“I believe this industry has an enormous value that people fail to recognise. Nowadays, people instinctively throw away their blunt knives because they are unaware of this industry. It is discomforting to see so many knives go to waste when they could be reused, and even used for so many other purposes,” Mr. Chan remorsefully tells me.

He reaches into a wooden drawer and pulls out a pair of small scissors, usually used for trimming purposes. “Let me show you how sharpening works,” he says, during which I saw a slight smile curving up upon his lips. He sets up his whetstone, dips the scissors in a bucket of honing oil set to his side, and slides the scissors onto the whetstone at an angle, skillfully moving them back and forth and gradually picking up speed.

"It is discomforting to see so many knives go to waste when they could be reused"Sheren Mao

“There are a few factors that vary the way I hone these scissors and knives. Firstly, depending on the knife’s bluntness, I will adjust the honing angle accordingly. Secondly, Chinese-styled knives have a simpler honing method than Western-styled knives. Thirdly, knives made from a higher quality steel can only be honed on a special whetstone to achieve the best results,” Mr. Chan fluently explains. “Do you see it now? There really is a lot more technicality to knife honing than people may think.” I couldn’t agree more.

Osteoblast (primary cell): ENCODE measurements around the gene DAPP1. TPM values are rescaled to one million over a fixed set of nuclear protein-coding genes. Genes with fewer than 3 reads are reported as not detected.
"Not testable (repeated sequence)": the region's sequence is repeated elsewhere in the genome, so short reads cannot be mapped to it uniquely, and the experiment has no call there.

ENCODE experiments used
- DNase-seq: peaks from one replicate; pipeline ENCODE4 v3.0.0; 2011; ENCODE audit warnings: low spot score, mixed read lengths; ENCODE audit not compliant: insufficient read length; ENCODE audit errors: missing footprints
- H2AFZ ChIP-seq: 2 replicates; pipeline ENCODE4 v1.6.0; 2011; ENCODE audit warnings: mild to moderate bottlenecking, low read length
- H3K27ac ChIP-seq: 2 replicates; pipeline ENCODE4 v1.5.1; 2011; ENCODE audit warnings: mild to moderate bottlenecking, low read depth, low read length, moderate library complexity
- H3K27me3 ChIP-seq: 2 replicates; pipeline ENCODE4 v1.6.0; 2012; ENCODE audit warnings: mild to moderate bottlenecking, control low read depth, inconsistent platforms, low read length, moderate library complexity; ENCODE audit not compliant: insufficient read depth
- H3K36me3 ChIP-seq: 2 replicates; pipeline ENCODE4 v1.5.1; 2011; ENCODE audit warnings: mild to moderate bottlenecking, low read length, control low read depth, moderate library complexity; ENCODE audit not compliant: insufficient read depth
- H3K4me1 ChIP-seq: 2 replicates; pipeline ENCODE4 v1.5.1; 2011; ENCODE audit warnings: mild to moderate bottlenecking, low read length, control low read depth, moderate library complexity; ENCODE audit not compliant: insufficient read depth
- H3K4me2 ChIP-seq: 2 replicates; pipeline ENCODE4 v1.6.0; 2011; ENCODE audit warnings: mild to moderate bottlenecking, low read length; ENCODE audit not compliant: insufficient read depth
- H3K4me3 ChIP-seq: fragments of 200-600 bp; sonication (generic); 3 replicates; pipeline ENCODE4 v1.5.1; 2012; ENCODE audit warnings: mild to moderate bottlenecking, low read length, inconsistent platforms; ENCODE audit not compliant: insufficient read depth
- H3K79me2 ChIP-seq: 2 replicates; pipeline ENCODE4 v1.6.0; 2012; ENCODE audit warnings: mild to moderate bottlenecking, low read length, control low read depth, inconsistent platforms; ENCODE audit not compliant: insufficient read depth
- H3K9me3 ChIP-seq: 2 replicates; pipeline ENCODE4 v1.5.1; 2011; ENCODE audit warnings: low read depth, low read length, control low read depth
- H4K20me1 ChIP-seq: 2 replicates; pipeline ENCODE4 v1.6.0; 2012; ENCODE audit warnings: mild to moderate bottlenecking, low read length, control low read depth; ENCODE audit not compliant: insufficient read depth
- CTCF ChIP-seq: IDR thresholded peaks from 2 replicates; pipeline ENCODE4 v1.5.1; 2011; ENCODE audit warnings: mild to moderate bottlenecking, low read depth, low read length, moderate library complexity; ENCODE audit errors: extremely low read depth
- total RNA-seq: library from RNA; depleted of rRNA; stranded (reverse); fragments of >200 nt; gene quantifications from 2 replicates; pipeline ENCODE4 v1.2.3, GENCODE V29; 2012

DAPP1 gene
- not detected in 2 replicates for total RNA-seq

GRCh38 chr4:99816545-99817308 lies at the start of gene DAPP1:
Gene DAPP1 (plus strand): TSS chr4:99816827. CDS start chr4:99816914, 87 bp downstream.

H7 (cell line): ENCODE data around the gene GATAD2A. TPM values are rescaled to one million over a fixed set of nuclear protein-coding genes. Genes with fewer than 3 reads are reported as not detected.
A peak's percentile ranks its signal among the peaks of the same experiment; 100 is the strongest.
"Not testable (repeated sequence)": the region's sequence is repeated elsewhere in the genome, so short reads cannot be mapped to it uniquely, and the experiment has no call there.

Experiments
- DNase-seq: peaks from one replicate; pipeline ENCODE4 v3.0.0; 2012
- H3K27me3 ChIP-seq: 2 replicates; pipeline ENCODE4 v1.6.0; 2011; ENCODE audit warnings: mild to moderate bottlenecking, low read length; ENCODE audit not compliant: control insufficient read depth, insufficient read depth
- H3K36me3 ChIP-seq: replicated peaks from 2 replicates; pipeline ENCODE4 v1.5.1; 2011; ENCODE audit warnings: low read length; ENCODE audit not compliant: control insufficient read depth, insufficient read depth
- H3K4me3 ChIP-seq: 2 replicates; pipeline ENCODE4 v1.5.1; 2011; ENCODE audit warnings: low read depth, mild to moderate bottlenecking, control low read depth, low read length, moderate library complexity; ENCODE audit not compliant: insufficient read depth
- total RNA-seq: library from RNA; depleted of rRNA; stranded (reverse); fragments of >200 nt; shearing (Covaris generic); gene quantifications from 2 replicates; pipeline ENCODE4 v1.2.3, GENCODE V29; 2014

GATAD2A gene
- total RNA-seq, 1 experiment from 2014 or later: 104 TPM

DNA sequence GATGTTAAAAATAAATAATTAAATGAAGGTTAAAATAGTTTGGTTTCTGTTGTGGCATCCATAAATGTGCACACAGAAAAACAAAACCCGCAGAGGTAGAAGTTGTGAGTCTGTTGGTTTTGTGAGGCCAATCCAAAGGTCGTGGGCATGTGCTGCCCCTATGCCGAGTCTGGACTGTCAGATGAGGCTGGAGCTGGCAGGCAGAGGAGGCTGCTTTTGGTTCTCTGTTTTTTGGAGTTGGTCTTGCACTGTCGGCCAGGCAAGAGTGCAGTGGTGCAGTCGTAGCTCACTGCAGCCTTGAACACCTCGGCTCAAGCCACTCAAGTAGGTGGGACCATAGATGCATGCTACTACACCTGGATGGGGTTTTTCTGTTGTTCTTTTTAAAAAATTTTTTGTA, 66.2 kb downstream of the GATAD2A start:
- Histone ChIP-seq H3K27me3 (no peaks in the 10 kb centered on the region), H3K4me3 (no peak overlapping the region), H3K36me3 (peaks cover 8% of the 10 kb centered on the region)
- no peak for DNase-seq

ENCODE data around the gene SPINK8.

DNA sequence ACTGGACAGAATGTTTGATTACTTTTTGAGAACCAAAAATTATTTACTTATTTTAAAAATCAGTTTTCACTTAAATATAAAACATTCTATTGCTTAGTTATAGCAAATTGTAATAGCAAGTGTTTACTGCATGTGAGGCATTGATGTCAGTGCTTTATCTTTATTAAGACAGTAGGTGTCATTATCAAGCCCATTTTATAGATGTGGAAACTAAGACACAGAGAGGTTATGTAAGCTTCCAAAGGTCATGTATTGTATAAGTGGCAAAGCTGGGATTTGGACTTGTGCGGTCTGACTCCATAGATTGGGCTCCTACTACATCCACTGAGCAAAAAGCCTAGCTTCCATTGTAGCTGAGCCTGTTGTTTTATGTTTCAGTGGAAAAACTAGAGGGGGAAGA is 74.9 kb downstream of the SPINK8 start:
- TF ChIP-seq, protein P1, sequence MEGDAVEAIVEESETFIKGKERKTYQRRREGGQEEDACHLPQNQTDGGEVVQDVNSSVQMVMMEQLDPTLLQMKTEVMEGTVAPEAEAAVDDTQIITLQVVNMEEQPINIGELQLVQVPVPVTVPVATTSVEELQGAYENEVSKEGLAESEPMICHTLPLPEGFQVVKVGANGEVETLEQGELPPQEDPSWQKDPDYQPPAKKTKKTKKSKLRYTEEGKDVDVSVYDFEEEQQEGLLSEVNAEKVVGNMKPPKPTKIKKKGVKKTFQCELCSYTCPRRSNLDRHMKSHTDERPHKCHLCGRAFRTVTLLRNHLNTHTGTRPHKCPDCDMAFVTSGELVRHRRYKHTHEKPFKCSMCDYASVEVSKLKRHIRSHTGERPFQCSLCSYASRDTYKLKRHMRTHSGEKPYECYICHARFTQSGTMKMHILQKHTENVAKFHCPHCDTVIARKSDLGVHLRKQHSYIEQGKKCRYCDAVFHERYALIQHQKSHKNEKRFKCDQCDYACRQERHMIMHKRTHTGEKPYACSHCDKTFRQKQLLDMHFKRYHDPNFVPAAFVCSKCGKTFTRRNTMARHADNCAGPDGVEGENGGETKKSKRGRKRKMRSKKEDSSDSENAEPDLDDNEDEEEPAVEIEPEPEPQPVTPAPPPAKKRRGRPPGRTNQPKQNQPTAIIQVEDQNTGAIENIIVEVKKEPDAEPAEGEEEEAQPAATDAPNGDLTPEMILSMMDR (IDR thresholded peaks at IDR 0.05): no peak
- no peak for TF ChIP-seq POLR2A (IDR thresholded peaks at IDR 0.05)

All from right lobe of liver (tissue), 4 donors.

While Mr. Chan insists to do another demonstration with kitchen knives, I couldn’t help but notice the way he lights up when he speaks about his job, as his passion for his work translates through his genuine tone and fluid motions. It was almost as if Mr. Chan had been waiting to share his knowledge and experiences with someone, and now that he is given the opportunity to do so, he couldn’t hold back. For a good while, I simply listen to him speak, as clean and crisp sharpening sounds fill the little shop while the knife dances along the whetstone.

When he is done, Mr. Chan tells me to wait and eagerly goes to his cramped desk space to pull out a yellowed and worn out journal. As he starts to flip through the crinkled pages, I see various pictures and short lines of text, piquing my curiosity as to what he wants to show me.